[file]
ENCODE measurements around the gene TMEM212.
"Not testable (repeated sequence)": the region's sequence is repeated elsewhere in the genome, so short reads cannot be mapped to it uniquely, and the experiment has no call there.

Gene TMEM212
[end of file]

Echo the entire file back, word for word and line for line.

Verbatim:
ENCODE measurements around the gene TMEM212.
"Not testable (repeated sequence)": the region's sequence is repeated elsewhere in the genome, so short reads cannot be mapped to it uniquely, and the experiment has no call there.

Gene TMEM212